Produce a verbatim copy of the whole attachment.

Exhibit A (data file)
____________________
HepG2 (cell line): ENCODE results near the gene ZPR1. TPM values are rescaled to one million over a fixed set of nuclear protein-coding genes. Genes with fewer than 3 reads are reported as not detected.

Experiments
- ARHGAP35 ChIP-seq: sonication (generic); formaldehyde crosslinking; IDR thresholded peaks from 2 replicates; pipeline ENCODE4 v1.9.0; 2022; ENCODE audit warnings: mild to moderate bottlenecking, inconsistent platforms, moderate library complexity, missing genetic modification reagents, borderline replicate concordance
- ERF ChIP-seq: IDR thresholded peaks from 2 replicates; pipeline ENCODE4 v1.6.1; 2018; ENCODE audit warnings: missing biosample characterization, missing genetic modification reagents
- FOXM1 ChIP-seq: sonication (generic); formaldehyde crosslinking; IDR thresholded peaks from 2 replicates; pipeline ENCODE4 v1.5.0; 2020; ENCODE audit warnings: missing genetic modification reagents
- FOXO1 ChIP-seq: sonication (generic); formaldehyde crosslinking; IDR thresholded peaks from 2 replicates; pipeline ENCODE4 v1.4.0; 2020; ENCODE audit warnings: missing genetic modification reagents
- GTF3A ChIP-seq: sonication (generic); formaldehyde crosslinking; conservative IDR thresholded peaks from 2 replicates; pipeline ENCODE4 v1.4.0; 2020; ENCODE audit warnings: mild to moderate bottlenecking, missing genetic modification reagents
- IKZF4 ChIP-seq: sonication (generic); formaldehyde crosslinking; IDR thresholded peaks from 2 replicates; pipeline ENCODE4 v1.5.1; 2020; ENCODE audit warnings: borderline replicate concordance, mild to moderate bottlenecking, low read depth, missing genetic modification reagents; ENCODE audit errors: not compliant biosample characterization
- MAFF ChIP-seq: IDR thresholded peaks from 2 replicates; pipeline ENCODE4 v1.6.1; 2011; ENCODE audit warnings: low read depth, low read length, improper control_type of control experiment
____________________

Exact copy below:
HepG2 (cell line): ENCODE results near the gene ZPR1. TPM values are rescaled to one million over a fixed set of nuclear protein-coding genes. Genes with fewer than 3 reads are reported as not detected.

Experiments
- ARHGAP35 ChIP-seq: sonication (generic); formaldehyde crosslinking; IDR thresholded peaks from 2 replicates; pipeline ENCODE4 v1.9.0; 2022; ENCODE audit warnings: mild to moderate bottlenecking, inconsistent platforms, moderate library complexity, missing genetic modification reagents, borderline replicate concordance
- ERF ChIP-seq: IDR thresholded peaks from 2 replicates; pipeline ENCODE4 v1.6.1; 2018; ENCODE audit warnings: missing biosample characterization, missing genetic modification reagents
- FOXM1 ChIP-seq: sonication (generic); formaldehyde crosslinking; IDR thresholded peaks from 2 replicates; pipeline ENCODE4 v1.5.0; 2020; ENCODE audit warnings: missing genetic modification reagents
- FOXO1 ChIP-seq: sonication (generic); formaldehyde crosslinking; IDR thresholded peaks from 2 replicates; pipeline ENCODE4 v1.4.0; 2020; ENCODE audit warnings: missing genetic modification reagents
- GTF3A ChIP-seq: sonication (generic); formaldehyde crosslinking; conservative IDR thresholded peaks from 2 replicates; pipeline ENCODE4 v1.4.0; 2020; ENCODE audit warnings: mild to moderate bottlenecking, missing genetic modification reagents
- IKZF4 ChIP-seq: sonication (generic); formaldehyde crosslinking; IDR thresholded peaks from 2 replicates; pipeline ENCODE4 v1.5.1; 2020; ENCODE audit warnings: borderline replicate concordance, mild to moderate bottlenecking, low read depth, missing genetic modification reagents; ENCODE audit errors: not compliant biosample characterization
- MAFF ChIP-seq: IDR thresholded peaks from 2 replicates; pipeline ENCODE4 v1.6.1; 2011; ENCODE audit warnings: low read depth, low read length, improper control_type of control experiment